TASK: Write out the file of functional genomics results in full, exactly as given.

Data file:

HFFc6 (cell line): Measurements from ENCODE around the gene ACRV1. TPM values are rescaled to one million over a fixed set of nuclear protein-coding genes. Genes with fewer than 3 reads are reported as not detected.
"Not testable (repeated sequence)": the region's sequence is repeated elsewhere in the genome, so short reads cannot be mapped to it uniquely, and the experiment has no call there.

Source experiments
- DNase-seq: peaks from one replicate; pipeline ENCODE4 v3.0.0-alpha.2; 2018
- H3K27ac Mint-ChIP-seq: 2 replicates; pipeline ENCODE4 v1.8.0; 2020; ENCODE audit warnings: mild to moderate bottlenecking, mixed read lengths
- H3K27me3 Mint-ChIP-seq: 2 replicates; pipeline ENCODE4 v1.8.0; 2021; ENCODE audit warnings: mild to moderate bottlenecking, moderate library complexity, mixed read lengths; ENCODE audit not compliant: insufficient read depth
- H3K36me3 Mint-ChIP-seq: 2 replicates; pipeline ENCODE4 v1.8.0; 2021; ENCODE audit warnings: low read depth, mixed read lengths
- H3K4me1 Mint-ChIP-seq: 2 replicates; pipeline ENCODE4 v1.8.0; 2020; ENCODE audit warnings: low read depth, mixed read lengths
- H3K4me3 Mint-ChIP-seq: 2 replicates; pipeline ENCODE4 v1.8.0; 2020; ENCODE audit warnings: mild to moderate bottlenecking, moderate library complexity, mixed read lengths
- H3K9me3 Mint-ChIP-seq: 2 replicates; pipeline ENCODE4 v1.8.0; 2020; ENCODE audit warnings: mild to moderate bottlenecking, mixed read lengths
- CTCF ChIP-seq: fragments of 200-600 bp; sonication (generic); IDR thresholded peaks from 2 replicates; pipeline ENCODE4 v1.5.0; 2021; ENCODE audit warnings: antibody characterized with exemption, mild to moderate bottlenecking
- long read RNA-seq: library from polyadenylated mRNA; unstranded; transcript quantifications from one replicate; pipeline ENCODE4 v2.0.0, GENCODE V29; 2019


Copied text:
HFFc6 (cell line): Measurements from ENCODE around the gene ACRV1. TPM values are rescaled to one million over a fixed set of nuclear protein-coding genes. Genes with fewer than 3 reads are reported as not detected.
"Not testable (repeated sequence)": the region's sequence is repeated elsewhere in the genome, so short reads cannot be mapped to it uniquely, and the experiment has no call there.

Source experiments
- DNase-seq: peaks from one replicate; pipeline ENCODE4 v3.0.0-alpha.2; 2018
- H3K27ac Mint-ChIP-seq: 2 replicates; pipeline ENCODE4 v1.8.0; 2020; ENCODE audit warnings: mild to moderate bottlenecking, mixed read lengths
- H3K27me3 Mint-ChIP-seq: 2 replicates; pipeline ENCODE4 v1.8.0; 2021; ENCODE audit warnings: mild to moderate bottlenecking, moderate library complexity, mixed read lengths; ENCODE audit not compliant: insufficient read depth
- H3K36me3 Mint-ChIP-seq: 2 replicates; pipeline ENCODE4 v1.8.0; 2021; ENCODE audit warnings: low read depth, mixed read lengths
- H3K4me1 Mint-ChIP-seq: 2 replicates; pipeline ENCODE4 v1.8.0; 2020; ENCODE audit warnings: low read depth, mixed read lengths
- H3K4me3 Mint-ChIP-seq: 2 replicates; pipeline ENCODE4 v1.8.0; 2020; ENCODE audit warnings: mild to moderate bottlenecking, moderate library complexity, mixed read lengths
- H3K9me3 Mint-ChIP-seq: 2 replicates; pipeline ENCODE4 v1.8.0; 2020; ENCODE audit warnings: mild to moderate bottlenecking, mixed read lengths
- CTCF ChIP-seq: fragments of 200-600 bp; sonication (generic); IDR thresholded peaks from 2 replicates; pipeline ENCODE4 v1.5.0; 2021; ENCODE audit warnings: antibody characterized with exemption, mild to moderate bottlenecking
- long read RNA-seq: library from polyadenylated mRNA; unstranded; transcript quantifications from one replicate; pipeline ENCODE4 v2.0.0, GENCODE V29; 2019